Lagos State has always been a unique state in the history of Nigeria. Apart from being the very first port of call where slaves were shipped to the western world from Africa, it is today Africa’s most populous and rapidly expanding city. The first mega-city on the continent of Africa. In terms of political leadership, it has never been found wanting. Very few states in Nigeria could compete with Lagos in terms of producing “action governors”. Mobolaji Johnson did not share in this dubious appellation, but he held Lagos like a colossus. His words were almost law in those dizzy days of Yakubu Gowon. Raji Rasaki was, of course, the most “actionful” of the action governors. With his total disregard for the basic tenets of the English language, not borne out of contempt but basic illiteracy, this wonderful man from Ibadan, entertained and performed in Lagos. Lateef Jakande, who could be considered in those days (before the era of his sudden turn-coat) as one of Nigeria’s untapped revolutionaries, was almost a colossus in this unique state. He brought, arguably, unfettered radicalism to education and health in the state. Many Lagosians today, nay Nigerians, are grateful to the policies in education initiated by this radical politician. Then came the era of our Lagos “serubawon”, the man from Osun state who found political fortune and dominion in Lagos state. There is no need for further introduction. I am referring to the one and only Bola Tinubu of the Alliance for Democracy (AD) and lately Action Congress (AC) fame. To date, Lagos remains firmly in the grip of this flamboyant but rather evasive politician. And to Bola Tinubu remains the honour and glory for the current occupant of the government house at Ikeja.
Babatunde Fashola, the Senior Advocate of Naira (sorry, Nigeria) remains a very interesting study in the history of political leadership in Nigeria. Here is a man who came in quietly into power but unlike the usual phenomenon in our dear country, remains faithful to his benefactor. He continues to maintain admirably personal qualities as demonstrated by his refusal to be bogged down with our craze for titles. To this day, he remains Mr Babatunde Fashola, not Chief, Otunba, Okanlomo or what have you. In terms of policy initiations and executions, he maintains perseverance mostly bothering on rigidity and stubbornness. His determination and zeal to transform Lagos to a mega city is almost maniacal, while rigidly focussed on demolishing houses and social infrastructures to create space for industry and other things, remain short on compassion and understanding of the sufferings of the people and the historical significance of Lagos to a lot of Nigerians. He continues with his personal vision of what Lagos should be and refuses to dilute this vision by reasonable inputs from concerned Nigerians. Babatunde Fashola is a phenomenon that is yet to completely unfold in Lagos. Another of the action governors, albeit a rather non-boisterous one.
However, at a recent appreciation dinner for a group of Nigerians under the aegis of Eko Club, who were on a medical mission to Nigeria, something went out of colour as far as the Fashola we knew was concerned. Fashola, on this occasion, charged Nigerians in the Diaspora to return home. On this surface of it, there is nothing presumably wrong with this call. This is a call that has almost turned to a sing-song in our country. Every Nigerian politician mouths this sentence to achieve relevance, especially when on foreign visits. Recently, our dear go-slow president, Yar’adua, came to Britain and spoke in the same vein. When they talk this way, one gets the impression that it is only Nigerians in Diasporas who could solve the ever-multiplying problems of the country. In this presumably champagne-laden ceremony, the Nigeria Tribune newspaper reported Fashola as saying that:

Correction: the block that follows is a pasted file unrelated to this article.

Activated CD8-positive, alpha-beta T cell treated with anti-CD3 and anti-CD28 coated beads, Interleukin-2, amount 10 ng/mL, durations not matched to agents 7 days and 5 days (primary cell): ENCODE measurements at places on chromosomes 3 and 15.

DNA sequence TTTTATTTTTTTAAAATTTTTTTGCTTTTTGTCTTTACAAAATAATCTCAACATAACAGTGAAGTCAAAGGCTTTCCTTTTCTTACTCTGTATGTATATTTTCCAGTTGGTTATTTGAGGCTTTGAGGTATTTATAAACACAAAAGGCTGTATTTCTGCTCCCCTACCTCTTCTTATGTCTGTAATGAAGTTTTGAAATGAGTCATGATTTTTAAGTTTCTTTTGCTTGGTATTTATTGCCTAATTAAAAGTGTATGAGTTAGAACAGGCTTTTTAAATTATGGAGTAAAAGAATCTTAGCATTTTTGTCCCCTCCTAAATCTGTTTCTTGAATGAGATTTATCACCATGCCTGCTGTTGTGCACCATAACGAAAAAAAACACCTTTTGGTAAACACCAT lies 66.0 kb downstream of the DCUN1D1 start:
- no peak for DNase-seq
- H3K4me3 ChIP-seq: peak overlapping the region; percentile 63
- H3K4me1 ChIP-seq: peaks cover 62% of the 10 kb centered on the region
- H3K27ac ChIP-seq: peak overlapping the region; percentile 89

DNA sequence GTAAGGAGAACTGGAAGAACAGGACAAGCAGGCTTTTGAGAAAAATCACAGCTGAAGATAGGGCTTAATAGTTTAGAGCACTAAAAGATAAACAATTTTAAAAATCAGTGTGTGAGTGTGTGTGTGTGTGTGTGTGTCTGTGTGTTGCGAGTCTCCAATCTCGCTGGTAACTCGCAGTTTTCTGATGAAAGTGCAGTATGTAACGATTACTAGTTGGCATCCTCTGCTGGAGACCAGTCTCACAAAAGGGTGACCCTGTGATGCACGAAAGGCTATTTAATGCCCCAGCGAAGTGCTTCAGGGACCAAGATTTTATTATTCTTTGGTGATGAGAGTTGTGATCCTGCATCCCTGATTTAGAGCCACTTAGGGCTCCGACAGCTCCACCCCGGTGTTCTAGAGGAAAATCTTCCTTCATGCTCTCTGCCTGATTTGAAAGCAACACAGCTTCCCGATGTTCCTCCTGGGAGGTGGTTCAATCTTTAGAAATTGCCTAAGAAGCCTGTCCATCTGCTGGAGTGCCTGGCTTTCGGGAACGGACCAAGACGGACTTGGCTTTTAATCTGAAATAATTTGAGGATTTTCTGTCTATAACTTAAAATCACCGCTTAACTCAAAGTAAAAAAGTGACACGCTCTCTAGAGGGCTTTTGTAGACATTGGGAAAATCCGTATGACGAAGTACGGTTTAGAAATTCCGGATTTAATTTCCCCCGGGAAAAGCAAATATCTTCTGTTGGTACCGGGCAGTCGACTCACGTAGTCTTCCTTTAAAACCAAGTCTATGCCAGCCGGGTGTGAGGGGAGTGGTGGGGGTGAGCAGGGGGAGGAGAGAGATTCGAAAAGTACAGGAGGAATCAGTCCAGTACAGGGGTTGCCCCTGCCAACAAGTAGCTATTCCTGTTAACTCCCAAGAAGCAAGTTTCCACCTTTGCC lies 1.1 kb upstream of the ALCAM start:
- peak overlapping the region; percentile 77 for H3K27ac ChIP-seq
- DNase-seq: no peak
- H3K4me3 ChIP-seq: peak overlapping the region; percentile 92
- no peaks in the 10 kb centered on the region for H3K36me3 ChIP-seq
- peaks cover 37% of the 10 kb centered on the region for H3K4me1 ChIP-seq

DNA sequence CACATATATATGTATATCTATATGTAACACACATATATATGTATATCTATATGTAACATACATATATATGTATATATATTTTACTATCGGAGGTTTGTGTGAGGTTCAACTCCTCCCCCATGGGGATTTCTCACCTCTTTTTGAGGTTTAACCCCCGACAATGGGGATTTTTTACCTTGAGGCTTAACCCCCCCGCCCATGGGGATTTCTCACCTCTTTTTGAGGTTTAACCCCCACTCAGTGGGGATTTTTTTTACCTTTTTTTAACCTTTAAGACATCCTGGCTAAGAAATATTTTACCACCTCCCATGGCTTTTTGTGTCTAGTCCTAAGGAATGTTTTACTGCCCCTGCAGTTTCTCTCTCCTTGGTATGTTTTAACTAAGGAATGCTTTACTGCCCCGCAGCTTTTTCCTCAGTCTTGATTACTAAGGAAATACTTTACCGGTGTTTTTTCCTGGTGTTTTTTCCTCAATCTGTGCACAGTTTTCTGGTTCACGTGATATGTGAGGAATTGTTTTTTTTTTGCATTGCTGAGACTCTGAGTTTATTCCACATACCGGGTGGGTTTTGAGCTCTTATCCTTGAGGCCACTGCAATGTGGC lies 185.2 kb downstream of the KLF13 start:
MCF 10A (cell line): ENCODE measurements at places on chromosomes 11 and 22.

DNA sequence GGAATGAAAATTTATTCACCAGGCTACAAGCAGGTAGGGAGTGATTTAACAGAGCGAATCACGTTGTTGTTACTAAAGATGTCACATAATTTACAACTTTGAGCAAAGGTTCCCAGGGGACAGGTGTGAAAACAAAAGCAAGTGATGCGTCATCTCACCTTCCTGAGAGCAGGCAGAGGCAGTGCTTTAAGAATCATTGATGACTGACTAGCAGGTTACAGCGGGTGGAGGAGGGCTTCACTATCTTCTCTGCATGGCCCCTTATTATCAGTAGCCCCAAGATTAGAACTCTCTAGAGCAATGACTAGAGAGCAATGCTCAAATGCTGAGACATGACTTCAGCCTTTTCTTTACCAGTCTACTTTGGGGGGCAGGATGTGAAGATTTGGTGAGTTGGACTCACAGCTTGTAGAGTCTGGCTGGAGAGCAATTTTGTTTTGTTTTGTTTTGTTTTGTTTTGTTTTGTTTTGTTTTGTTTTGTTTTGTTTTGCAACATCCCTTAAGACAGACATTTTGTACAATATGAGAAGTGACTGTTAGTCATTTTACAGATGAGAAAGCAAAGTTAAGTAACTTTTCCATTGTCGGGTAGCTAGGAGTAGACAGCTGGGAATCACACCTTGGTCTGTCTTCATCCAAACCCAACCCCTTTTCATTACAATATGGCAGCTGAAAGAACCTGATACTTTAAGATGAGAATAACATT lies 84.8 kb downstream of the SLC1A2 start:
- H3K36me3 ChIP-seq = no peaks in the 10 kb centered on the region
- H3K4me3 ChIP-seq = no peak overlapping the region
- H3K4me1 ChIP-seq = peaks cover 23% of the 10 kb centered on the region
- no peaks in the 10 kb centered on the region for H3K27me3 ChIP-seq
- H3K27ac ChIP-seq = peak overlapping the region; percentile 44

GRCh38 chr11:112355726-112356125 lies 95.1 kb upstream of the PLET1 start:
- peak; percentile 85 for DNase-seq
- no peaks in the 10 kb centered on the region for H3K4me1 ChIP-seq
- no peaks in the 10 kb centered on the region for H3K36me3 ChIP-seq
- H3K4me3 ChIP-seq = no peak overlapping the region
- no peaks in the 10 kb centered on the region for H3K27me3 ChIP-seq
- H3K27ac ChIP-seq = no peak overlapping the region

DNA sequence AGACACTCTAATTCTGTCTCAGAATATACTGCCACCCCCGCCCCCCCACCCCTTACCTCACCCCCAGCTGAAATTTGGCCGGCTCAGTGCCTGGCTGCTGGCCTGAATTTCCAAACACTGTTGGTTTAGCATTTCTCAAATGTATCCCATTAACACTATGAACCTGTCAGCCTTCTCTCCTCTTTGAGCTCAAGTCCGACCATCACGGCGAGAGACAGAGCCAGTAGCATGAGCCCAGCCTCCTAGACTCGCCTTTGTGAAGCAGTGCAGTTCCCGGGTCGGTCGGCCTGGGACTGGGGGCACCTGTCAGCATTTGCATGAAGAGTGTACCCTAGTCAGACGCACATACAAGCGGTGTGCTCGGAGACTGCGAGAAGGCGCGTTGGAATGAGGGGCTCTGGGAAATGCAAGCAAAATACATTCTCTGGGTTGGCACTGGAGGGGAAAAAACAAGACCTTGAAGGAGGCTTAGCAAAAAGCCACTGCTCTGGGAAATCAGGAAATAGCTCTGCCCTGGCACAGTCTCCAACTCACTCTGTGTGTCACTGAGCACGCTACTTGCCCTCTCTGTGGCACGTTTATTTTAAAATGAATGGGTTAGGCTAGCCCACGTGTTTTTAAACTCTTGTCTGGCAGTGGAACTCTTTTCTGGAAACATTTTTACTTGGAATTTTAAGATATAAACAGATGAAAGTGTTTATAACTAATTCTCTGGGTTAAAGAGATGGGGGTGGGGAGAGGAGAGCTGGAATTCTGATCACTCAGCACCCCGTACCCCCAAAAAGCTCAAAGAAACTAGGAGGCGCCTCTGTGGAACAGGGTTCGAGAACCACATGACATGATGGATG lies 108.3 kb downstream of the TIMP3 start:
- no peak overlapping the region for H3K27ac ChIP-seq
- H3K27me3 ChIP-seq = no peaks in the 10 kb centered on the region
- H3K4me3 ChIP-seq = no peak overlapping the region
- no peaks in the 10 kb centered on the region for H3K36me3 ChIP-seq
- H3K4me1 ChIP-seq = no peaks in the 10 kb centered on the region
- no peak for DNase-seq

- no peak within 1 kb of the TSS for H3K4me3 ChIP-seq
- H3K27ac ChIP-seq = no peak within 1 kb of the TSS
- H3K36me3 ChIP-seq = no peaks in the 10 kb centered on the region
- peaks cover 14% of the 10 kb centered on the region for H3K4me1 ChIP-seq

“It would be a great disservice to the fatherland if Nigerian professionals would stay abroad while the country seeks elsewhere for the services which they could easily provide.”
Noting that some Nigerians abroad sometimes hide behind the argument that there might not be anything for them to do in the country if they returned, Fashola said “it is no excuse to ask us what you would do when you come back home because there was no promise when you left the country.
“I recommend to all Nigerians in the Diaspora, the time to come back home is now. The Asians are going back home. No one else can fix this country for us. We had a choice also, we could have left, but we stayed back”.
The essences of political leadership are demonstrable actions backed up by motivating speeches. In this regard, Fashola was in tune with the general clarion call for Nigerians to return home. However, in his usual frank manner, he went further and touched on that particular topic that others have beautifully skirted or completely left untouched. That is the issue, amongst others, of what to do on returning home. What to do to maintain economic prosperity and keep body and soul together. This, as it is generally known, is one thing Nigeria has no answer for. It is true that many Nigerians, professionals and all have left home. It is equally true, that many Nigerians, professionals and all still remain at home. Every year, the numerous Nigerians universities churn out graduates in various disciplines. It is not as if Nigeria is in dire need of professionals, the question is, what have we done with those who remain at home? Nigerians scramble for the few available jobs and most times, such have been shared on political, family and other connections. This is not to disregard the fact that many Nigerians in the Diaspora would simply be unemployable by virtue of the fact that the country has not yet advanced to the level of providing jobs at their level. Nigerians function at high scientific and technological set-ups of most western countries and the United States.